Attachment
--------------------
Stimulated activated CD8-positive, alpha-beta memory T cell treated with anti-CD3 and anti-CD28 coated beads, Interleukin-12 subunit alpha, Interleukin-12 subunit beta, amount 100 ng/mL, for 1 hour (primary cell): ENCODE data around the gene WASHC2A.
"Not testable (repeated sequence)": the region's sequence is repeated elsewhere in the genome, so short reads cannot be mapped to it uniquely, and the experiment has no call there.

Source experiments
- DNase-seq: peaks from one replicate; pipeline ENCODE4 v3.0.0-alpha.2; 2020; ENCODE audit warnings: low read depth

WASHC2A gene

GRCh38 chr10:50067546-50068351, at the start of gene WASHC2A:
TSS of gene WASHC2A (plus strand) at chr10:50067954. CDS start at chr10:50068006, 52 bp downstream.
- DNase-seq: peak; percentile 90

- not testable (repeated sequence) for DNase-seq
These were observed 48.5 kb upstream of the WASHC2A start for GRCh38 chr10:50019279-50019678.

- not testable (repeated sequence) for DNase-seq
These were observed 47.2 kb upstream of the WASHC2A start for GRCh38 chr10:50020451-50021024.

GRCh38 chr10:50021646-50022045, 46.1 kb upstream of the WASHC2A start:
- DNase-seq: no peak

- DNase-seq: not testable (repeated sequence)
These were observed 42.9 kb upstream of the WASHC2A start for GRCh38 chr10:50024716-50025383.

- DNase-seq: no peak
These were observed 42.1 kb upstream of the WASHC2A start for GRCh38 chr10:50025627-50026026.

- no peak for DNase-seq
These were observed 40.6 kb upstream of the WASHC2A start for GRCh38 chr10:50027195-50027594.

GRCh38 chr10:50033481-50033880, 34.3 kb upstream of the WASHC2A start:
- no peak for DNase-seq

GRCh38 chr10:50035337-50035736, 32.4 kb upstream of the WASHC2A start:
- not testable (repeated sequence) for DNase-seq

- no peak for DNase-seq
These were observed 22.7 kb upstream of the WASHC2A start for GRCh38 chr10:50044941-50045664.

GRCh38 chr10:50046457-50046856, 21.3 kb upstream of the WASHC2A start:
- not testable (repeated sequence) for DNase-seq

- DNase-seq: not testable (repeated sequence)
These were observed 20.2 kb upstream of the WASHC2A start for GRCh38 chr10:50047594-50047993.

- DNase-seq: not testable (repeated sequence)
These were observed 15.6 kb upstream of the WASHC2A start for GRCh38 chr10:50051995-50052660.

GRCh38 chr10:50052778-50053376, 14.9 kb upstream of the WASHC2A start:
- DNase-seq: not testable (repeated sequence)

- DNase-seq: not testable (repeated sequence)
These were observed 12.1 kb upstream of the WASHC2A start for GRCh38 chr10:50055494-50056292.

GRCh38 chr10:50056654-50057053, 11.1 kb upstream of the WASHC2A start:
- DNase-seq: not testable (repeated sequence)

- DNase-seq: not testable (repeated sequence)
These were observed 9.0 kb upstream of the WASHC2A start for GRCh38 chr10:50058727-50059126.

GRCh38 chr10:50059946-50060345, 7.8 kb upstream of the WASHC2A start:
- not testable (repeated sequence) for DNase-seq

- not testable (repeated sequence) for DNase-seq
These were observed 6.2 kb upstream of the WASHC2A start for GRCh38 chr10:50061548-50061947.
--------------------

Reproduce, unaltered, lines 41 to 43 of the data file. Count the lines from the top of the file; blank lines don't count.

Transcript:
GRCh38 chr10:50059946-50060345, 7.8 kb upstream of the WASHC2A start:
- not testable (repeated sequence) for DNase-seq

- not testable (repeated sequence) for DNase-seq